I’ll make you a bet.

Put me in any supermarket in the world — even one I’ve never been to before — and I’ll bet you I can walk straight to the milk. That’s because it’s always found in the same place: in a refrigerated case at the very back of the store. A location calculated to be as far as possible from the front door, that requires navigating past the salty snacks, the cereal, and several hundred other high-margin impulse-buy products.

And it’s not just supermarkets. You’ll find this pattern repeated in big-box stores, gas stations, 7–11s, and pretty…


Before Covid, I used to spend a lot of time in airports. And no matter what city I was in, no matter what time of day, I saw it at least once: a harried traveler sprinting through the terminal, trailing rolling suitcases, scarves, and sometimes even small children in their wake, in a desperate attempt to make it to the gate before the door closed.

And every time, it made me shake my head.

Not because I’m smug about being early for my own flight. But because over decades of traveling, I’ve learned something important:

You should never, ever, run…


Hint: It’s Richard Branson’s fault.

Five Years Ago, Richard Branson invited me and my wife to spend 4 days on his private island.

I turned him down.

That decision lasted exactly as long as it took to tell my wife about it. Within minutes, my plans to go mountain biking that particular week were cancelled, and Lorraine and I were stocking up on sunscreen.

Necker Island beckoned, but it wasn’t all going to be fun and games. In addition to four days of beach, kitesurfing, and partying, I was asked to give a 40-minute presentation on “turning dreams to realities”…


It’s hard being a leader.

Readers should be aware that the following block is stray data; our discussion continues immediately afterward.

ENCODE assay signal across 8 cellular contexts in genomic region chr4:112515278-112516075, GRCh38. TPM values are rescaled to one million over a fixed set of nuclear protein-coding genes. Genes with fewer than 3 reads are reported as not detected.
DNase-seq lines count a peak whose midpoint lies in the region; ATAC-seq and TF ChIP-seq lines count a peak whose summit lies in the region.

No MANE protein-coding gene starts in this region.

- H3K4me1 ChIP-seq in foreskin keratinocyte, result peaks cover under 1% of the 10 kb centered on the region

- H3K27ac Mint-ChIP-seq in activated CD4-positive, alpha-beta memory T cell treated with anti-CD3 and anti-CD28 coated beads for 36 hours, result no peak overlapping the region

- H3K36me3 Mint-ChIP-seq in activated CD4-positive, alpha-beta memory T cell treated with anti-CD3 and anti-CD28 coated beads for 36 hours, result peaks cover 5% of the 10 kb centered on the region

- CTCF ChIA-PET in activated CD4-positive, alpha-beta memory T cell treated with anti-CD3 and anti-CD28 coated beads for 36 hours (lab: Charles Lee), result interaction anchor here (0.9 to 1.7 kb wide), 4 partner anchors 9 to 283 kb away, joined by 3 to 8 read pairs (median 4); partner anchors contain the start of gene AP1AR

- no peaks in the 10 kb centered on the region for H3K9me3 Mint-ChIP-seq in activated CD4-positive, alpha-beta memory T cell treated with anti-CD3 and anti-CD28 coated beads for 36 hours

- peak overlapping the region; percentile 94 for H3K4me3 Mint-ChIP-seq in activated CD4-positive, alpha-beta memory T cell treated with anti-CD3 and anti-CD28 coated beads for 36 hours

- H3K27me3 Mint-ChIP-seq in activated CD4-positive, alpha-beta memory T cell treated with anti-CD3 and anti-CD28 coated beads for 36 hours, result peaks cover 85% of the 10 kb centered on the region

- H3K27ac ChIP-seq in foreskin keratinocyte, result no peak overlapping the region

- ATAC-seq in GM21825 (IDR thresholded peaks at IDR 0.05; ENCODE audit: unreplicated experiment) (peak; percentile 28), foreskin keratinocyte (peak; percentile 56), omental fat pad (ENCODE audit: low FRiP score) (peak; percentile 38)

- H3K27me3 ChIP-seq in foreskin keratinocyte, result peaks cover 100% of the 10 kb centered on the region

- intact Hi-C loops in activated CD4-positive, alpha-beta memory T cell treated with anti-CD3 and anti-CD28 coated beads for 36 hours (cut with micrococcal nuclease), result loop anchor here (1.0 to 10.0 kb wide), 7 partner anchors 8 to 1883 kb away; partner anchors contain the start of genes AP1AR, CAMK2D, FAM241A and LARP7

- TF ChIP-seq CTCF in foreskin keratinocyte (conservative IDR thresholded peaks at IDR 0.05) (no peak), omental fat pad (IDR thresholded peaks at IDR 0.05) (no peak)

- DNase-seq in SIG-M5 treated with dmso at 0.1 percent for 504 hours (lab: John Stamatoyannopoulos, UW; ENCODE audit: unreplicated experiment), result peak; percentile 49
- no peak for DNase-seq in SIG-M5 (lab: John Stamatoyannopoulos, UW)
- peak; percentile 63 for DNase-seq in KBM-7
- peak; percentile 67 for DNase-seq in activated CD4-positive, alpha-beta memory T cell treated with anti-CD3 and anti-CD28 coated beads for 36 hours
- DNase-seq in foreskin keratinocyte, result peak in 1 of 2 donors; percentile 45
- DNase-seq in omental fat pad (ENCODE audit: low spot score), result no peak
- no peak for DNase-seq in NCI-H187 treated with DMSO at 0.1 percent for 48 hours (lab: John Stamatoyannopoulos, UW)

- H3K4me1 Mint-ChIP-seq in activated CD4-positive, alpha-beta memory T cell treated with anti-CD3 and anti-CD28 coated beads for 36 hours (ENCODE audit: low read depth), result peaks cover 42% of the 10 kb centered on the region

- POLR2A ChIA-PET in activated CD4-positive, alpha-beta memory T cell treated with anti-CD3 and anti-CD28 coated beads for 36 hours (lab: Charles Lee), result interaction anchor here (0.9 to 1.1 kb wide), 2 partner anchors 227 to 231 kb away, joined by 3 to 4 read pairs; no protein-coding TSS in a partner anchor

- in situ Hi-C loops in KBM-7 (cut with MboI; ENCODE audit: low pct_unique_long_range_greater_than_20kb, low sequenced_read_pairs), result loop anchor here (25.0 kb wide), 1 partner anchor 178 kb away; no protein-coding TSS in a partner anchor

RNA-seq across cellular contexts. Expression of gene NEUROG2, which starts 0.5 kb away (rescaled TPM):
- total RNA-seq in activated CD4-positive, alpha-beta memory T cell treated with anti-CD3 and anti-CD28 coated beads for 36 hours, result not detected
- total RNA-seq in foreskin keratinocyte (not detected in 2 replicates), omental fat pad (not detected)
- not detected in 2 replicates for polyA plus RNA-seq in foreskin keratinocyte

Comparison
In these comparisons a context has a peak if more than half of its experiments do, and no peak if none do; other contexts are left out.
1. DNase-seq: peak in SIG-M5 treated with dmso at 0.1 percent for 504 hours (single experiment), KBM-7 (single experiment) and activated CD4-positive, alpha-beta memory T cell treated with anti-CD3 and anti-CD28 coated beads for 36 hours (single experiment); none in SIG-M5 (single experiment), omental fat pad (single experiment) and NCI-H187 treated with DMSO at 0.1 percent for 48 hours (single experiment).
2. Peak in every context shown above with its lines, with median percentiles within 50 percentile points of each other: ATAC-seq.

Especially in an early stage company, where leadership often requires that every few weeks you have to make a pivotal, game-changing decision based on incomplete, inconclusive, or ambiguous information.

In my book That Will Never Work, I write about the brutal decision we made early on at Netflix to stop selling DVDs, which at the time accounted for 95% of our revenue, and focus entirely on making our nascent rental business successful. …


In 2002, after six years thinking of little other than Netflix, I decided it was time to think a little differently. And so I left.

The most wonderful byproduct of this was that I finally had time. Time to linger over coffee with my wife. Time to get outside and surf, run, or mountain bike every morning. Time to head into the Tetons for two weeks of back-country snowboarding.

There was time to engage with other startups, many of whom were looking for advice from someone freshly back from the war. It was easy to say yes to every invitation to talk, to have coffee, or to sit on an advisory board.

Then the non-profit community came calling, and before I knew it was on…

Marc Randolph

Netflix Co-founder. Entrepreneur, Investor and Advisor